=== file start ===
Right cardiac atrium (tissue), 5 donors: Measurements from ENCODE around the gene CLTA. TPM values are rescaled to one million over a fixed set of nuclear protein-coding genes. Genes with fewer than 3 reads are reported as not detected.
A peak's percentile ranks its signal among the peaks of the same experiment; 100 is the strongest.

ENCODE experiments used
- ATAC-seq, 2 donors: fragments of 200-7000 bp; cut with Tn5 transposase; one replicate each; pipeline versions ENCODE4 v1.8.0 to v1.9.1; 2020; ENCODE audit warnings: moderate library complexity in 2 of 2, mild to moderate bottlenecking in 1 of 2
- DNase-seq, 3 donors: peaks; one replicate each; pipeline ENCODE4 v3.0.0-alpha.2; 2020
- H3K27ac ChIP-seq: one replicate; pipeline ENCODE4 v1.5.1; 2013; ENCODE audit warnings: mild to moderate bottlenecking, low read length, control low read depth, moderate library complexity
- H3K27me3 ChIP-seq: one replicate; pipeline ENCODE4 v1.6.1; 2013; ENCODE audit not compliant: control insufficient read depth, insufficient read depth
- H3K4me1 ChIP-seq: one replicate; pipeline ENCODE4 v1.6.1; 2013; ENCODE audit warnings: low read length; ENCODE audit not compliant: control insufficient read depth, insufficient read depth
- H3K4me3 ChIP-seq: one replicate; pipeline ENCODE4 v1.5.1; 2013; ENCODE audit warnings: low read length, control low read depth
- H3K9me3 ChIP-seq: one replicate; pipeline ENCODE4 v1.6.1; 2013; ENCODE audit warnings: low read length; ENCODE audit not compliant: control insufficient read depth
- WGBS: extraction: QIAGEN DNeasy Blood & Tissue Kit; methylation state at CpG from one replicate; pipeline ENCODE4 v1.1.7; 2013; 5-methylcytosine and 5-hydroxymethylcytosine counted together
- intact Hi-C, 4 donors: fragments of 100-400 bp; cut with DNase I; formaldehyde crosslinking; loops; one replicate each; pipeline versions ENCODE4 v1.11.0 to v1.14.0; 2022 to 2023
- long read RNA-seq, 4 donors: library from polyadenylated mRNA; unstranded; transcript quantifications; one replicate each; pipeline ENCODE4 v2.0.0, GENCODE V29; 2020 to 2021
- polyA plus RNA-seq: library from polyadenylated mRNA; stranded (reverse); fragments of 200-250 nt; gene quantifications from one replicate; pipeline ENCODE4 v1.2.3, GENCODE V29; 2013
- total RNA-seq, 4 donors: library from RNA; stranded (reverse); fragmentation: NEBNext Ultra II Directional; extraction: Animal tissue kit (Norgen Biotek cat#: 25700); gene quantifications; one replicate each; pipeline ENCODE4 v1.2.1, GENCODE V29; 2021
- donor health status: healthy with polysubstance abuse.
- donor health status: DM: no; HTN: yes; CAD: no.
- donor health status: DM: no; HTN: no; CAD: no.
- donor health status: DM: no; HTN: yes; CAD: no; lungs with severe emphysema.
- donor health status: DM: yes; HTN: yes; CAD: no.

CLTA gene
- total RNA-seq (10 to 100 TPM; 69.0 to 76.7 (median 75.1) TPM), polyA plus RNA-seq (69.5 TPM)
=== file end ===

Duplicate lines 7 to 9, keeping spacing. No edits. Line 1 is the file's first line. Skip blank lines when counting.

- H3K27me3 ChIP-seq: one replicate; pipeline ENCODE4 v1.6.1; 2013; ENCODE audit not compliant: control insufficient read depth, insufficient read depth
- H3K4me1 ChIP-seq: one replicate; pipeline ENCODE4 v1.6.1; 2013; ENCODE audit warnings: low read length; ENCODE audit not compliant: control insufficient read depth, insufficient read depth
- H3K4me3 ChIP-seq: one replicate; pipeline ENCODE4 v1.5.1; 2013; ENCODE audit warnings: low read length, control low read depth